Thursday, December 31, 2009

The year in market design

Kidney exchange:
In fits and starts, kidney exchange is picking up. The biggest development this year has followed from Mike Rees' pioneering Non-Simultaneous Extended Altruistic Donor Chain.

Here's an end of year news story by Amy Nutt at the NJ Star Ledger which goes over some of the progress made this year, by a growing number of kidney exchange programs: Kidney donation chains provide life-saving chances for patients.

Ms. Nutt has been reporting on New Jersey area kidney exchange for a while; here are some of her previous stories.
Part 1: A gift of hope unfolds
Part 2: A dozen surgeries in 36 hours

Part 3: Donors and recipients meet
Kidney donations connect strangers in 'Chain of Life' forged by transplants

Kidney exchange got going in New Zealand and Australia.

School choice:
Some new theory and evidence from the design of the New York City high school match, and new design efforts in some American and European cities.

Labor markets
The job market for new economists, which is up and running as we speak, gave us a glimpse of some data on how it is working.

My Market Design colleagues have expanded into the rough diamond business.
Noam Nissan (in his review of the decade in algorithmic game theory) writes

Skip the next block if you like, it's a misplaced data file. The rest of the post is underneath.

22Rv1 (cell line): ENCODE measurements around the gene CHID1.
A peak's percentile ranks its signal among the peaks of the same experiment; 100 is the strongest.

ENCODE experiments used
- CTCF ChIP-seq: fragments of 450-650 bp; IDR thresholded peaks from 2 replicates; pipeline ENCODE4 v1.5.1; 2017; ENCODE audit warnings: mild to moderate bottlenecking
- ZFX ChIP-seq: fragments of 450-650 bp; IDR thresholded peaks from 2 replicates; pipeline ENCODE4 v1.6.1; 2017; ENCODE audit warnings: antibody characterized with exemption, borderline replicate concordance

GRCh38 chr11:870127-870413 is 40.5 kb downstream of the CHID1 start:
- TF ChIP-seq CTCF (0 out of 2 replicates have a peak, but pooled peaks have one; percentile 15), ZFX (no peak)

"The second half of the decade saw much of the focus shift to “ad auctions” of various kinds, an application that obviously wins the “killer AGT application of the decade” award (rather than the spectrum auctions which seemed the candidate in the beginning of the decade). While the driver of ad auction research is certainly the internet advertising multi-billion dollar industry that has hired droves of AGT researchers, much of this work seems to focus on issues that are of basic theoretical interest in settings of repeated auctions, often departing from the basic models of dominant-strategy worst-case analysis, vying for more delicate models that capture the desired issues better (and in so also influencing the rest of algorithmic mechanism design.)

Operating electricity markets made progress around the world.

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